U.S.-allied Arab states urge Blinken for Gaza ceasefire

U.S.-allied Arab states are set to exert pressure on Secretary of State Antony Blinken, calling for an immediate ceasefire in Gaza during a meeting of foreign ministers in Amman scheduled for Saturday, November 4. This diplomatic push comes as Washington endeavors to convince Israel to agree to temporary pauses in hostilities to allow the entry of much-needed humanitarian aid.

Despite mounting international appeals for a ceasefire, the United States has thus far refrained from endorsing a comprehensive halt to hostilities but has instead proposed localized ceasefires. However, Israeli Prime Minister Benjamin Netanyahu rejected this proposal after meeting with Blinken on Friday.

Secretary of State Blinken is embarking on his second visit to the region since the conflict between Israel and Hamas erupted on October 7. The outbreak of violence followed an incursion into Israel by the Islamist militant Palestinian group from Gaza, leading to extensive casualties and the taking of more than 240 hostages, according to Israeli authorities.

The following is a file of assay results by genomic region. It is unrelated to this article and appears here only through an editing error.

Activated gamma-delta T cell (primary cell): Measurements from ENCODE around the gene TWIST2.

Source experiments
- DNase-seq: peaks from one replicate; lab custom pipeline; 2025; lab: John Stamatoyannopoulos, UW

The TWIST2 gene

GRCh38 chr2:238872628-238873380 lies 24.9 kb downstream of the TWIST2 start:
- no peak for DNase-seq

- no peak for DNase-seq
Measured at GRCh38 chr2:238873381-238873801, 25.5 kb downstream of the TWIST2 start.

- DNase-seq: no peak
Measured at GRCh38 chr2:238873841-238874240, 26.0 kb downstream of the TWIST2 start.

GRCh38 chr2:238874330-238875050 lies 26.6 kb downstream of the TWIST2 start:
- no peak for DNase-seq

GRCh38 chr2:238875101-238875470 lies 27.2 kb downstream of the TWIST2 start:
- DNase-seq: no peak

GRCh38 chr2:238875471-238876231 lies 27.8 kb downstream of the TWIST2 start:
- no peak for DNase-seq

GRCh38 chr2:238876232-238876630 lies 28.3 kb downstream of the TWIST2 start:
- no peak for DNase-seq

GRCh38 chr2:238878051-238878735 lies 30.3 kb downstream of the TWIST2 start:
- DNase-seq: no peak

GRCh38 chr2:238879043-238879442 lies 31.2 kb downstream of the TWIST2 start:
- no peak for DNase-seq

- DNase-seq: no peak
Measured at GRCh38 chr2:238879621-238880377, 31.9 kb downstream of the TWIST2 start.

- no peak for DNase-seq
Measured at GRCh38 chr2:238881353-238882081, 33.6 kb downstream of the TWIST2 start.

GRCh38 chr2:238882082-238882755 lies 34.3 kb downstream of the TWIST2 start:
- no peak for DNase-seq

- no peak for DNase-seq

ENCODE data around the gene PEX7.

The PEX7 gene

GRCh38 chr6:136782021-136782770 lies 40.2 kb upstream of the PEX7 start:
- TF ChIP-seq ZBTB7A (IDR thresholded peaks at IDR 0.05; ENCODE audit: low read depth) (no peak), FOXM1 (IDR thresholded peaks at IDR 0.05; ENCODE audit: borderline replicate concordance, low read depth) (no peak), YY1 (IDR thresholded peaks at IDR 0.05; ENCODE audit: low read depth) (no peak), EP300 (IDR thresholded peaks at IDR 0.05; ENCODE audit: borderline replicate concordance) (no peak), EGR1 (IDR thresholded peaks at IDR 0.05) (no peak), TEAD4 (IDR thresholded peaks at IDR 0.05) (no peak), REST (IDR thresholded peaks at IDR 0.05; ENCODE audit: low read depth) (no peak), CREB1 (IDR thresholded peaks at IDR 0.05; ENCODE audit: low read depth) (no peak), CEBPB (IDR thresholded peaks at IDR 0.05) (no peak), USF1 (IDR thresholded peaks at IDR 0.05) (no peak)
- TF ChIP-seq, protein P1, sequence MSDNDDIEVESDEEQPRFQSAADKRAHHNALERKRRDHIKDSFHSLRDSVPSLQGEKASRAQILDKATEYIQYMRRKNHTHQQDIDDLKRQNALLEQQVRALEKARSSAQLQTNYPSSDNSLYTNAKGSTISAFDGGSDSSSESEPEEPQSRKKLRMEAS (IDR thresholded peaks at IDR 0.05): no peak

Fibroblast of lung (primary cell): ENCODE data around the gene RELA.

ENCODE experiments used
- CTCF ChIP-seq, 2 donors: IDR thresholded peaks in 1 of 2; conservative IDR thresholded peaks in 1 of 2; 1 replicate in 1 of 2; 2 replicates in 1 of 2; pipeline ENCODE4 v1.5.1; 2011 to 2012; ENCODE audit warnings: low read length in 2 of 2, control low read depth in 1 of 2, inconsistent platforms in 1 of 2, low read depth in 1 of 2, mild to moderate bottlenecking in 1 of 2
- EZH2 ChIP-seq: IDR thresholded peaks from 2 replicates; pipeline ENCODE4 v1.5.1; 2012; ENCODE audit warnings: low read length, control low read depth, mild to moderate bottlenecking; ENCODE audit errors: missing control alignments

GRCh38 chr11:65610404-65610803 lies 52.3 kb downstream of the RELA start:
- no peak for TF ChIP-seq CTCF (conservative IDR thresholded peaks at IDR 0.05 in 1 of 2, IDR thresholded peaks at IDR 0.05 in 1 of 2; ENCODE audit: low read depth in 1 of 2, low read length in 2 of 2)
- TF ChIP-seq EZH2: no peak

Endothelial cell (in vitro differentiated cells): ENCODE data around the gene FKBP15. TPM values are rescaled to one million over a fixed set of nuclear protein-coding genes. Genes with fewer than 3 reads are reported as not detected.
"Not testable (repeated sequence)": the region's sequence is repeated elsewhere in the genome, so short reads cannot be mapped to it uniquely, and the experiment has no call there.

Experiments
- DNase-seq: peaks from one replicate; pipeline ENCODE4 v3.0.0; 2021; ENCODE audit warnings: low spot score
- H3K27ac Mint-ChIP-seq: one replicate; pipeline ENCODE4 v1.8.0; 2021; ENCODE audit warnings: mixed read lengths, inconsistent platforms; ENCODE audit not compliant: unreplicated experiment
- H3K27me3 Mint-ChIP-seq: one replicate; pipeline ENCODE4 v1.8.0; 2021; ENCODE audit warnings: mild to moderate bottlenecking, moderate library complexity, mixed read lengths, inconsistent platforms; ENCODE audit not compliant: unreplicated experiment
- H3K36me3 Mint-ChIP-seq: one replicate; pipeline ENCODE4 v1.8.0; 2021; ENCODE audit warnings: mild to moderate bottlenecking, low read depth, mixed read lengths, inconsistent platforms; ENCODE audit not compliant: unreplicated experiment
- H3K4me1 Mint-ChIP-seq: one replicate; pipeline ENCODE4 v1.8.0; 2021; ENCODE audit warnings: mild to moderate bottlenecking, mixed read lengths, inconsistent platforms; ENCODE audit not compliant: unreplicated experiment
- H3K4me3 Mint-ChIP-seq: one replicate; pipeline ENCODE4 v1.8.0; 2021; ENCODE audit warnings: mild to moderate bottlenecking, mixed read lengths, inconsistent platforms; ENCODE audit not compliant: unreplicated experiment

During his visit to Amman, Blinken held discussions with Jordanian Foreign Minister Ayman Safadi. Earlier in the week, the Jordanian foreign ministry issued a statement affirming that Safadi would convey to Blinken the urgent need for Israel to cease its military operations in Gaza. In the statement, Safadi asserted that Israel’s actions were tantamount to committing war crimes, particularly through the bombing of civilian areas and the imposition of a siege.

Safadi further cautioned that Israel’s unwillingness to terminate the conflict was heightening regional tensions, potentially leading to a broader regional conflict that could have severe implications for global peace and stability.